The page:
Yang also co-hosts the podcast Have We Made It Yet? and uses his monotone voice to produce a sleep aid podcast called Sleep… with Josh, where he reads genuinely boring materials like laws, the dictionary, manuals, terms of services, and other random ideas like counting sheep for an hour or reading the numbers of Pi.
Favourite rice dish: Broccoli and BBQ Pork on white or fried rice.
Anto Chan: beat-boxing, puns and poetry
Anto Chan’s set highlights the unique experience of the 1st generation Hong-Kong Chinese-Canadian, the unparalleled difficulty of the Cantonese language, and people approaching him to guess his race.
“My parents immigrating here was a huge step and I want my comedy to celebrate the choices they made, but also highlight the challenges through comedy.”
The 35-year-old poet, event MC/Coordinator from Montreal has been performing for 14 years.
“He doesn’t fit into the mold of what people think a comedian is,” says Vong Show.
A lifelong lover of puns and wordplay, Chan showcases a twist on the Cantonese style of witticism in 90’s Hong Kong Stephen Chow comedy films.
Favourite rice dish: “My PawPaw (grandma) used to cook the best Jung, which is sticky rice with salted duck egg, pork belly, and Chinese sausage, choice of peanuts/yellow bean, all wrapped up tightly in dried reed leaves. I personally dipped it in white sugar or Hoisin sauce, so delicious!”
Veronica Antipolo: Sassy La V
Veronica Antipolo is a 47-year-old Filipinx-Canadian single mom. After being let go from “a good job” at 45, she was devastated.
“Though I hated what I did, for the most part, I had also already planned which cake I would have at my retirement party in 20 years. I sat around sad for a few months, watching 13 seasons of Grey’s Anatomy, surrounded by takeout containers.”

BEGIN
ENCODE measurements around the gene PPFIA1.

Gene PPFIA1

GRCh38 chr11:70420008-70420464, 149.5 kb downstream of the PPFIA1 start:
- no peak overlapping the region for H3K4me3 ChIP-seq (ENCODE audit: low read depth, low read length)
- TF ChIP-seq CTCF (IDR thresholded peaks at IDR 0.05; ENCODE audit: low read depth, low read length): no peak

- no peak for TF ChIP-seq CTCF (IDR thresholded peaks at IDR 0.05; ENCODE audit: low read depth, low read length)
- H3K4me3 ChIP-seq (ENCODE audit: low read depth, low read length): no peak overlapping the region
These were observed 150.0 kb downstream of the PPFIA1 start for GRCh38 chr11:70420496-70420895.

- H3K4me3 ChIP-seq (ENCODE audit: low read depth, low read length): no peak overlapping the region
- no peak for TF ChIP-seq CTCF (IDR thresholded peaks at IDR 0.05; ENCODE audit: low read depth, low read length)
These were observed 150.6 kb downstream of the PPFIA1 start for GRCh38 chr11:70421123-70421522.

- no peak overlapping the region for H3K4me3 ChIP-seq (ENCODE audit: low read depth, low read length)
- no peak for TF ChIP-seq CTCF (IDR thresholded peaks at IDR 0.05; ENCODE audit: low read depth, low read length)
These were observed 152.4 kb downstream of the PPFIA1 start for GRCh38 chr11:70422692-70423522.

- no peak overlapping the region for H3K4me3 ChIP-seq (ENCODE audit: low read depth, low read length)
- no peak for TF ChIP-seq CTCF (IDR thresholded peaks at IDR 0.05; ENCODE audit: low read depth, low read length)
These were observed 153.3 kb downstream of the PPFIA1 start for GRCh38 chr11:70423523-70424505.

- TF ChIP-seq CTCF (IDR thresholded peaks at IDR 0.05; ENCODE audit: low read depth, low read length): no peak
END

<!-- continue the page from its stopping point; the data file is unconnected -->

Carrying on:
Part midlife crisis and “sassy leap of faith,” Antipolo started stand-up comedy and storytelling.
Her comedy aims to normalize viewing women in their 40s and beyond as being “relevant, as being sex symbols, as being great,” says Antipolo.
“I’m trying to shatter the misconception that a woman over a certain age should move into the background as if we have an expiry date that equals our 40th birthday.”
As a single parent, Antipolo couldn’t attend mid-week open mics or shows. Instead of quitting because she couldn’t fit herself into what already existed, she had to redefine the path in order to continue. She started producing her own comedy shows, and co-founded Mosaic Untold Lives, a storytelling platform for women of colour.
“She took the leap early in the pandemic with two kids”, says Show, “and she’s figured out how to monetize comedy, and built a business from ground up.”
Favourite rice dish: “Sinangag. It’s a Filipino garlic fried rice. It’s delicious and comforting. It’s made from that leftover cooked rice when you have no ulam (main dish) left to eat it with it. According to Wikipedia, ‘it results in rice that is slightly fermented and firmer’. So, it’s relatable too!”
Tim Wong: “I probably should stop writing jokes while I’m hungry.”